We could get into the roots of this nationalist movement — why it arose, who benefits from it, what the various issues are) — but that's not the meaningful point. The point is that there are a large number of conservatives in the US who are frustrated with progressives having political control over the allocation of national values — mainly in social policy — and this has culminated in an active movement which has turned to simple disruption to make its displeasure heard. It rejects scientific, academic, and intellectual authority not because it thinks such are wrong, but because it has come to hold that much of scientific and intellectual authority is merely a political tool used by the Left to push its agendas. And since this movement has risen to take control of many (if not most) of prominent leadership positions in the Conservative movement more broadly — not to mention into the White House and Cabinet — it has managed to become the dominant voice in conservatism. Masks have become a public symbol of political overreach in their minds: one that they wish to use for anti-Democrat messaging.
1The term 'nationalist' follows George Orwell's "Notes on Nationalism". He himself acknowledges that the word-choice isn't the best, but uses it because there isn't a better. The nutshell (tldr) is that nationalists are people who invest themselves in an idea so completely that the political success of that idea becomes their foremost concern. Often this idea is the idea of an actual nation (e.g., those overly preoccupied with asserting the greatness of their country), but it can just as easily be applied to a religion, political ideology, ethnic group, or any other abstract group that could be imagined to have its own sovereign status.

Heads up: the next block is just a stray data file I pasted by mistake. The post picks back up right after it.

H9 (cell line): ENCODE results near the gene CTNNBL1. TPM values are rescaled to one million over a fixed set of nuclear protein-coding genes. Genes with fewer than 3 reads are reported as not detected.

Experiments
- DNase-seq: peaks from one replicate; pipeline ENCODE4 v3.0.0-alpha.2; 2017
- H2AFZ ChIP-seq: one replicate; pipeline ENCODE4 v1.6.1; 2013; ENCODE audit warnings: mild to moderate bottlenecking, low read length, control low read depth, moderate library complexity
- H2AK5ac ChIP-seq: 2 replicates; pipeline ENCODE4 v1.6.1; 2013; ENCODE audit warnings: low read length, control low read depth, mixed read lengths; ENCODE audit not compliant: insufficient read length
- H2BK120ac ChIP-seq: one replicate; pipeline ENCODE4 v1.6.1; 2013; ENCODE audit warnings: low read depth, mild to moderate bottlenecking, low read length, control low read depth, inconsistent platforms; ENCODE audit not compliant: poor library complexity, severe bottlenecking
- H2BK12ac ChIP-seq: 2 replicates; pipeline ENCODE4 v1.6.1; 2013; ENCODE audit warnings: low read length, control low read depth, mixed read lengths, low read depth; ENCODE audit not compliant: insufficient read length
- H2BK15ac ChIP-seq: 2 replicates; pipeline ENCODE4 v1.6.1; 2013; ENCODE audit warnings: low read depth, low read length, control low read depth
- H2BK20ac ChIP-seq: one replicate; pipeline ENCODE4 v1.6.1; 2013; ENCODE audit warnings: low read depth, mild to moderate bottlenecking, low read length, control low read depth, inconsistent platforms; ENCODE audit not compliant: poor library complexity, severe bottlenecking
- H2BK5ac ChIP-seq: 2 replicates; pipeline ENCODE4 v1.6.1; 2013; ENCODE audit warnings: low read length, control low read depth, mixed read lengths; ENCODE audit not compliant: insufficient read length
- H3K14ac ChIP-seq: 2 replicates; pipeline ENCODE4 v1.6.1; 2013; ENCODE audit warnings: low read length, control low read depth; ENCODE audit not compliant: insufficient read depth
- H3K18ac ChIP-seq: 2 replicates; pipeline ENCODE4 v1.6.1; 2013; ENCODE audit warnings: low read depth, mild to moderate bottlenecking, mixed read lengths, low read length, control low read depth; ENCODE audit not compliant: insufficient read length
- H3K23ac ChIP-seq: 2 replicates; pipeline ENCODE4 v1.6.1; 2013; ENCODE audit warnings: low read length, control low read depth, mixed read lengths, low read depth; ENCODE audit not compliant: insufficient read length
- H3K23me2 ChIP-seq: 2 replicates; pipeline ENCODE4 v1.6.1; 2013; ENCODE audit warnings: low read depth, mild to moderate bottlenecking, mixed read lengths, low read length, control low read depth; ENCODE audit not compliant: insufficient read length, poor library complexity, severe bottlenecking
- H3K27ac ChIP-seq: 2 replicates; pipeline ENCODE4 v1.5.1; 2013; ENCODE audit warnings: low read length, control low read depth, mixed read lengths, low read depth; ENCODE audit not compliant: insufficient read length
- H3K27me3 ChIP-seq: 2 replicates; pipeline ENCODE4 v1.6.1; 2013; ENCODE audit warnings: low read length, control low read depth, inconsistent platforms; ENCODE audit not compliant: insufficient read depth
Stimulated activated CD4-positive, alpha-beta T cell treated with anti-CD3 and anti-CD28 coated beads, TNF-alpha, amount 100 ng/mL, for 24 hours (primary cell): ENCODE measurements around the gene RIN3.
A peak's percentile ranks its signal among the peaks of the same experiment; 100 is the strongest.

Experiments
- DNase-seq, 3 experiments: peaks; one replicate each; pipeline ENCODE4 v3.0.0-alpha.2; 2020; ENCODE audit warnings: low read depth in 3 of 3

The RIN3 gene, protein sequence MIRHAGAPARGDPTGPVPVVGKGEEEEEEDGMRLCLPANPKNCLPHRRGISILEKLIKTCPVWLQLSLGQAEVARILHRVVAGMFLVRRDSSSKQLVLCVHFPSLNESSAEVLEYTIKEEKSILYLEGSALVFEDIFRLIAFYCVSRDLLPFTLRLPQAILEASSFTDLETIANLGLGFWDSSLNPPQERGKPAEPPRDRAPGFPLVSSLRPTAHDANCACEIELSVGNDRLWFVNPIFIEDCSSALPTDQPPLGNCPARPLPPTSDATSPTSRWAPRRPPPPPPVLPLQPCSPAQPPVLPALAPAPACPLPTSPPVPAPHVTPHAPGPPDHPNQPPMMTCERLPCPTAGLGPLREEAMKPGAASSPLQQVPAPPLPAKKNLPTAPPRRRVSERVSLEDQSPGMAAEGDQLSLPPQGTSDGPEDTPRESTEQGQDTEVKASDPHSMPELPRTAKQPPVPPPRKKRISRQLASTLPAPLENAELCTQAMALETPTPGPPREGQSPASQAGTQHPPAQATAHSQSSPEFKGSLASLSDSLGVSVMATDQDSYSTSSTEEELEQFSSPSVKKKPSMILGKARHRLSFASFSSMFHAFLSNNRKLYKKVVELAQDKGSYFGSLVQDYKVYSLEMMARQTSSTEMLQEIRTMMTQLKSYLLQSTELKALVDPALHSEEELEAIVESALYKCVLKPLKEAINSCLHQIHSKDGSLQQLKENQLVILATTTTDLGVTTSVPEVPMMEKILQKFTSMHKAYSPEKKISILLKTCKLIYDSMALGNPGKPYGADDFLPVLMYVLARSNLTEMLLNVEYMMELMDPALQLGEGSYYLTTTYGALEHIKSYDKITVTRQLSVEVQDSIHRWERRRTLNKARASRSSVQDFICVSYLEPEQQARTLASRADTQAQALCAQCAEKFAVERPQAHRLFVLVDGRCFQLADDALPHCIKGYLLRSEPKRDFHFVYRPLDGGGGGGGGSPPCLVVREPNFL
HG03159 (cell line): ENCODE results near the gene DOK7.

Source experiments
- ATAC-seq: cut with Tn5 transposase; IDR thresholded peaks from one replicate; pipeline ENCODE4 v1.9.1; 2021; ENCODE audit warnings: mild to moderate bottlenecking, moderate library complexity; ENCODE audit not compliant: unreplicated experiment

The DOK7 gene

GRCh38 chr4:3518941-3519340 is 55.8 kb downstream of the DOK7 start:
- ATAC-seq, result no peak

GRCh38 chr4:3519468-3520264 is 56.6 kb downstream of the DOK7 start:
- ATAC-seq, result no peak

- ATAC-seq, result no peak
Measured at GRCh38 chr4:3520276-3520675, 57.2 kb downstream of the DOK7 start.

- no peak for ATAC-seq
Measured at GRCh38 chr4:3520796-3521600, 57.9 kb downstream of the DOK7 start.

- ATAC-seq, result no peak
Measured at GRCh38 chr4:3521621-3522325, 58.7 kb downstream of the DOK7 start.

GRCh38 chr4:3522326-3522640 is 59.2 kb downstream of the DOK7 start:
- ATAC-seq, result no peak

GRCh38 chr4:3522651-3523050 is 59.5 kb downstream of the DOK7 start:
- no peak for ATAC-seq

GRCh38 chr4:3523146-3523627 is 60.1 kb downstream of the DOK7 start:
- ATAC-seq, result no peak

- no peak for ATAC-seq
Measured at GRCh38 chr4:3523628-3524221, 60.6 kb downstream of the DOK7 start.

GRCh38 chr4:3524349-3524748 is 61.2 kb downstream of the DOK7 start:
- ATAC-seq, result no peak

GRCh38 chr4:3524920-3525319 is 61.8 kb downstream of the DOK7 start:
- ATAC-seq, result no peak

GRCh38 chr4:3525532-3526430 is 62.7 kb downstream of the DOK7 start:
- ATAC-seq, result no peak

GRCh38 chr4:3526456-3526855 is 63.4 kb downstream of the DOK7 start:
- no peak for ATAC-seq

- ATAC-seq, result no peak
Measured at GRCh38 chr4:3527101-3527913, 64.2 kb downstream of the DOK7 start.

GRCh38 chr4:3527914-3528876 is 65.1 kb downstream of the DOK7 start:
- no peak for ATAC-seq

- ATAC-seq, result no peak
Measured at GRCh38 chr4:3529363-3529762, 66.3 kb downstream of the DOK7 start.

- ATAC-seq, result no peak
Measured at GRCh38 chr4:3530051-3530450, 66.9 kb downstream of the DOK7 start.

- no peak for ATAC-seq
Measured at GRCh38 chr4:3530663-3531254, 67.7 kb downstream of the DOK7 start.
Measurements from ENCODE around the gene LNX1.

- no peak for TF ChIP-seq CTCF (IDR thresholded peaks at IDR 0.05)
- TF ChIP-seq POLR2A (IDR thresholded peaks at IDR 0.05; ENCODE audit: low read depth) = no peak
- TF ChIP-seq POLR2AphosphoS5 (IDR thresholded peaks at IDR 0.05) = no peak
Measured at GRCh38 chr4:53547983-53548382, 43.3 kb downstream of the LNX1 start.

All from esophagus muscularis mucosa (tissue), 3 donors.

Why are masks political?
Because the handling of the pandemic has become a political issue. The President took a clear position. In a bipartisan, hyperpartisan climate, loyalists of the President must be seen to publicly back him, whatever the facts. Opponents to the President must be seen to publicly attack him, whatever the facts. The fact that one side seems to have public health on their side, at least according to the current state of the science, while the other might have at least short-term economic benefits on their side, hardly matters.
(The comments asked about the economic benefits. If there is a mask requirement, people will spend (and earn) less money in shops and bars because they're scared. Just how scared they should have been was still unclear in the spring of 2020.)